This Ohio City Just Launched an Accessibility Guide for Visitors With Disabilities

The Columbus guide includes more than 20 attractions, restaurants (including outdoor options), hotels, and transportation options.

Rosemarie Rossetti and Mark Leder at Franklin Park Conservatory and Botanical Gardens
Photo: Courtesy of Experience Columbus

The Ohio city of Columbus is making it easier for travelers with disabilities to visit by publishing a brand-new accessibility guide that includes everything from hotels and restaurants to transportation options and more.

The guide highlights Columbus' accessible options in several categories: mobility, vision, hearing, and cognition, Experience Columbus, the city's destination marketing organization, shared with Travel + Leisure. The guide includes more than 20 attractions, restaurants (including outdoor options), hotels, and transportation options.

"We welcome visitors of all abilities to Columbus and want everyone to be able to comfortably experience and enjoy our city," Experience Columbus' Chief Marketing and Innovation Officer Sarah Townes said in a statement provided to T+L. "Our Accessibility Guide is a one-stop resource visitors and residents can use while planning an upcoming visit to Columbus or in real time while exploring the city."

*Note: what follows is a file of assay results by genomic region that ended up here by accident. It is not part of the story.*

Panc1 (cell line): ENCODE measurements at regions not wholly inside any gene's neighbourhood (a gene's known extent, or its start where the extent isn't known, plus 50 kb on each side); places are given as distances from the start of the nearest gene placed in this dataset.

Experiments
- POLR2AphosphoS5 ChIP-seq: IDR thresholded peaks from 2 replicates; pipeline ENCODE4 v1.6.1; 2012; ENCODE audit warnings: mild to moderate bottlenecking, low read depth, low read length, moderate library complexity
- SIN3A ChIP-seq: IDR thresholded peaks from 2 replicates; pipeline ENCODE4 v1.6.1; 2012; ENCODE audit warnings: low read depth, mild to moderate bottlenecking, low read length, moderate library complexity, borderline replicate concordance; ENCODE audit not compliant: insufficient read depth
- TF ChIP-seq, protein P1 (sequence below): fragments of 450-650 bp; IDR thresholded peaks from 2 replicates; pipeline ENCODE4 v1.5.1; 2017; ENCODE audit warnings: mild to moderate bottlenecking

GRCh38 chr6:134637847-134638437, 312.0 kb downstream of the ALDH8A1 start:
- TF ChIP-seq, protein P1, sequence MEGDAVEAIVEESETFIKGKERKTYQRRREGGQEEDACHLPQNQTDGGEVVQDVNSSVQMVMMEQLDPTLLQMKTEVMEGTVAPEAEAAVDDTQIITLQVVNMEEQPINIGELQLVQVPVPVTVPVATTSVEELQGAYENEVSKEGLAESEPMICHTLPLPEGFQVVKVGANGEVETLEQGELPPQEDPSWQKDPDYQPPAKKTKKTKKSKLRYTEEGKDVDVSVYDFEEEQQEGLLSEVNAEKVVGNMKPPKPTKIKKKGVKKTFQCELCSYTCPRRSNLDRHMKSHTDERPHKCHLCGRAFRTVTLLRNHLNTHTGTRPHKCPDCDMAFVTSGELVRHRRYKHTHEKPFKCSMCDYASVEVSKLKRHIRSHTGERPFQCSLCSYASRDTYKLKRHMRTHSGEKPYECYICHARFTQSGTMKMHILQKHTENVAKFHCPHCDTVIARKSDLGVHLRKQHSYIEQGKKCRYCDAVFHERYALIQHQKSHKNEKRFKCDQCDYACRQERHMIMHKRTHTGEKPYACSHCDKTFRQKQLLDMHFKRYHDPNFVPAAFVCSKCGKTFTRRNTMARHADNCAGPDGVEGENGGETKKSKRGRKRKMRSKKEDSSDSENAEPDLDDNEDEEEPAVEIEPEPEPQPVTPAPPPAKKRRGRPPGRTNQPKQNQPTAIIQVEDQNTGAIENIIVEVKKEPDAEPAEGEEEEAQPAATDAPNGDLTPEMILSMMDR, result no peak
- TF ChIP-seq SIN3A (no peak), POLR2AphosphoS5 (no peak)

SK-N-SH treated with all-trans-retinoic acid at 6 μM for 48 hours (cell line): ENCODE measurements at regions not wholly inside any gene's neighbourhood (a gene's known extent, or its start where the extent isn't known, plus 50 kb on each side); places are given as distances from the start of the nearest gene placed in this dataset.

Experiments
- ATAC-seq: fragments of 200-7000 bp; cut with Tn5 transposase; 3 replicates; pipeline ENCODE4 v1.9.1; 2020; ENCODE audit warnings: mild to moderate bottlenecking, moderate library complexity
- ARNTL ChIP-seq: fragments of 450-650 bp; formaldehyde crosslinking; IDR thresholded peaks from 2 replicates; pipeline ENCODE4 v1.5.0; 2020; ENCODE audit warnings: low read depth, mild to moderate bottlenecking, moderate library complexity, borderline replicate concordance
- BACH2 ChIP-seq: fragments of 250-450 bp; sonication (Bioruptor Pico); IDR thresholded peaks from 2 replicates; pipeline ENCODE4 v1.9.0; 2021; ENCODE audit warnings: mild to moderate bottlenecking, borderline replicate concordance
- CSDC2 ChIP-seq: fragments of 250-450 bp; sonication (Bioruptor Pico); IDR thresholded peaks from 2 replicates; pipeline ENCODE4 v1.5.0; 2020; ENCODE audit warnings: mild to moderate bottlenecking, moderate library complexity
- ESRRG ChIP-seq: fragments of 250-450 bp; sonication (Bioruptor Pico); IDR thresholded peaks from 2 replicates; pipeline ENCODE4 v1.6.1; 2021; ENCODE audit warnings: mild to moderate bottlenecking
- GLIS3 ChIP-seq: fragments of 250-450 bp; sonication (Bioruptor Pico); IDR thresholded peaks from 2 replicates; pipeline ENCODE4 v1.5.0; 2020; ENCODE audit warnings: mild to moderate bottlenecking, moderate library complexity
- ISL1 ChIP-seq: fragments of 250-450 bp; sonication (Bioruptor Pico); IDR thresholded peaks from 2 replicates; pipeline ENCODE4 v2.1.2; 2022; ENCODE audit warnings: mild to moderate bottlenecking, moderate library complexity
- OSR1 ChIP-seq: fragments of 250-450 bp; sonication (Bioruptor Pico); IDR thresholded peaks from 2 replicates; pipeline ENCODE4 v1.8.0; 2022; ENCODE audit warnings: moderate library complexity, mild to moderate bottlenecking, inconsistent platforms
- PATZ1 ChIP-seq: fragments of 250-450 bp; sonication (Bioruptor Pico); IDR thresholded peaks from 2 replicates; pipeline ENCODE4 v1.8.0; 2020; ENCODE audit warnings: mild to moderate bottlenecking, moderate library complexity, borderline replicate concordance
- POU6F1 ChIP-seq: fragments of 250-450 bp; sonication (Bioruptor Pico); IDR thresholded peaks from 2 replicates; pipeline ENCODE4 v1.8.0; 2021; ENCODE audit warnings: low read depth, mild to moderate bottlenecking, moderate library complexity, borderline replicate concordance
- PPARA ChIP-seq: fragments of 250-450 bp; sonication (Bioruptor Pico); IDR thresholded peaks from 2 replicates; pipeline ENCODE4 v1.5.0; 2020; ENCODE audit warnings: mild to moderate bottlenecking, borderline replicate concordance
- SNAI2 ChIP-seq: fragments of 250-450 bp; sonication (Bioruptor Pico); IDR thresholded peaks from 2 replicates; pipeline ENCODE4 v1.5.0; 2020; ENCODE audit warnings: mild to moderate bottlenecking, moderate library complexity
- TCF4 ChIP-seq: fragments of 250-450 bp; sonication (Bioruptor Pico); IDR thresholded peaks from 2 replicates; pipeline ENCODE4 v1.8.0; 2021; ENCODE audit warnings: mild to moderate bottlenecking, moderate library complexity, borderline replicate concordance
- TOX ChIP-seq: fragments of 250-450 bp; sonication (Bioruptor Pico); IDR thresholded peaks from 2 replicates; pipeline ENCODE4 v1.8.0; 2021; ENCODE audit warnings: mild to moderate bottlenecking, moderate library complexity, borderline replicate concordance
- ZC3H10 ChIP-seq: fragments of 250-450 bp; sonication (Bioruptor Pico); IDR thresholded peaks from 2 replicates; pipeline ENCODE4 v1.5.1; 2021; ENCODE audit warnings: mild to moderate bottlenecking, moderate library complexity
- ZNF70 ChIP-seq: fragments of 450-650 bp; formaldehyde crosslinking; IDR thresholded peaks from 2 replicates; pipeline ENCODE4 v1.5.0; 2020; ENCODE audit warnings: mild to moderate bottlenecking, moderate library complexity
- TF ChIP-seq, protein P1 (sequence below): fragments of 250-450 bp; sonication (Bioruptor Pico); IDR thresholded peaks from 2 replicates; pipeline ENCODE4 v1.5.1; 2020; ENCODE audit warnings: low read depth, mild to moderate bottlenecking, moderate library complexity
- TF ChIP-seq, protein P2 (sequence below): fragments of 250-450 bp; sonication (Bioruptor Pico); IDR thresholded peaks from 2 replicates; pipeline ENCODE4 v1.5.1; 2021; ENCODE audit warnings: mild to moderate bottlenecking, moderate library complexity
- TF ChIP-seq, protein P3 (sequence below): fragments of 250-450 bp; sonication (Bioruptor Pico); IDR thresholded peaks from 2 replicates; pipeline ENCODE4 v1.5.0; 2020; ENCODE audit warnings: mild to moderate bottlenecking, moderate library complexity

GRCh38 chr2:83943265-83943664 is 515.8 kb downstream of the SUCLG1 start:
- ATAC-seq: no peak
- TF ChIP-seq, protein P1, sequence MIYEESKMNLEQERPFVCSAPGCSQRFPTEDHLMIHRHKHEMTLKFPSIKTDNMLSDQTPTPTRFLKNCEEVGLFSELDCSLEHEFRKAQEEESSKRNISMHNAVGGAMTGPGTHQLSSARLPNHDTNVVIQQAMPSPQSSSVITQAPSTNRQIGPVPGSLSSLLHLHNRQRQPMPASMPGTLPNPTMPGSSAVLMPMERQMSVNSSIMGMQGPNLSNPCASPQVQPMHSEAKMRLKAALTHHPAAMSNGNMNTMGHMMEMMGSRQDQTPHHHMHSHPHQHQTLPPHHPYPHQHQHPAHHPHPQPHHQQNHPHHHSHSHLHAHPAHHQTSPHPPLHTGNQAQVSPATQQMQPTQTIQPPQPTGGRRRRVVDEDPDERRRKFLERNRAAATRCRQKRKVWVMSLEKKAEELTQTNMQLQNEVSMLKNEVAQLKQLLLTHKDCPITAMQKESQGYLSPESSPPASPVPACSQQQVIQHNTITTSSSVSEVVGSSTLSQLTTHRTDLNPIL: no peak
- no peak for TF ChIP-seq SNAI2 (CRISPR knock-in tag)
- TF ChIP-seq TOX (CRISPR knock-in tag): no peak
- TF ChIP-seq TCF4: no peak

Each option listed in the guide has been reviewed and screened by disability inclusion experts, according to the group, and will be continuously updated.

In addition to resources for travelers, the guide also features tips for planning an accessible meeting.

Rosemarie Rossetti and Mark Leder Biking with Experience Columbus
Courtesy of Experience Columbus

"During the past two years we have launched a variety of initiatives focused on diversity, equity and inclusion," Shannon Jones, Experience Columbus' director of diversity, equity, and inclusion, said in the statement. "We hope that this new Accessibility Guide will be a valuable resource for the community and visitors and show that Columbus is a welcoming and inclusive place to visit."

Columbus joins several others in the travel industry that are working to become more accessible. Last week, Six Flags, for example, introduced a new, specialized restraint harness on rides for park goers with physical disabilities and earned accreditation as a Certified Autism Center at each of its theme parks. And earlier this month, the U.S. Department of Transportation published the first-ever bill of rights for airline passengers with disabilities.

Alison Fox is a contributing writer for Travel + Leisure. When she's not in New York City, she likes to spend her time at the beach or exploring new destinations and hopes to visit every country in the world. Follow her adventures on Instagram.

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